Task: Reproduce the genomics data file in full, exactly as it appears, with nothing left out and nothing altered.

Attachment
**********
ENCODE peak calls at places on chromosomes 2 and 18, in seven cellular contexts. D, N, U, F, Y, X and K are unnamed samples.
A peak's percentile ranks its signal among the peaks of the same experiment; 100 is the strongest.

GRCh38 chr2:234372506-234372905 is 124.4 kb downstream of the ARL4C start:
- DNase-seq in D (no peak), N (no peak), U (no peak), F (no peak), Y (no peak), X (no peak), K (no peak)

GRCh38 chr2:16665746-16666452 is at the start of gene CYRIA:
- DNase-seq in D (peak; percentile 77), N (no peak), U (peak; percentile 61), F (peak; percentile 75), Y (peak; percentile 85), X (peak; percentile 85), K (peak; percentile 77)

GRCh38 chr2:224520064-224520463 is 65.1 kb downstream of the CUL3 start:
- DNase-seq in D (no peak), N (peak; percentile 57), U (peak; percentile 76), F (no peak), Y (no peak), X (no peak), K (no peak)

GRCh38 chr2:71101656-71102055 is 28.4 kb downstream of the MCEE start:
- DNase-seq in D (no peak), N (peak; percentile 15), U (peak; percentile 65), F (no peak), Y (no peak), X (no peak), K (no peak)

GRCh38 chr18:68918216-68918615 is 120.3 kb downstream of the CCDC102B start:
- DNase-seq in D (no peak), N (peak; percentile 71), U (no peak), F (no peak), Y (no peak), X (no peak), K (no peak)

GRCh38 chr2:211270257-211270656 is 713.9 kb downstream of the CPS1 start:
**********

ENCODE peak calls at places on chromosomes 2 and 18, in seven cellular contexts. D, N, U, F, Y, X and K are unnamed samples.
A peak's percentile ranks its signal among the peaks of the same experiment; 100 is the strongest.

GRCh38 chr2:234372506-234372905 is 124.4 kb downstream of the ARL4C start:
- DNase-seq in D (no peak), N (no peak), U (no peak), F (no peak), Y (no peak), X (no peak), K (no peak)

GRCh38 chr2:16665746-16666452 is at the start of gene CYRIA:
- DNase-seq in D (peak; percentile 77), N (no peak), U (peak; percentile 61), F (peak; percentile 75), Y (peak; percentile 85), X (peak; percentile 85), K (peak; percentile 77)

GRCh38 chr2:224520064-224520463 is 65.1 kb downstream of the CUL3 start:
- DNase-seq in D (no peak), N (peak; percentile 57), U (peak; percentile 76), F (no peak), Y (no peak), X (no peak), K (no peak)

GRCh38 chr2:71101656-71102055 is 28.4 kb downstream of the MCEE start:
- DNase-seq in D (no peak), N (peak; percentile 15), U (peak; percentile 65), F (no peak), Y (no peak), X (no peak), K (no peak)

GRCh38 chr18:68918216-68918615 is 120.3 kb downstream of the CCDC102B start:
- DNase-seq in D (no peak), N (peak; percentile 71), U (no peak), F (no peak), Y (no peak), X (no peak), K (no peak)

GRCh38 chr2:211270257-211270656 is 713.9 kb downstream of the CPS1 start: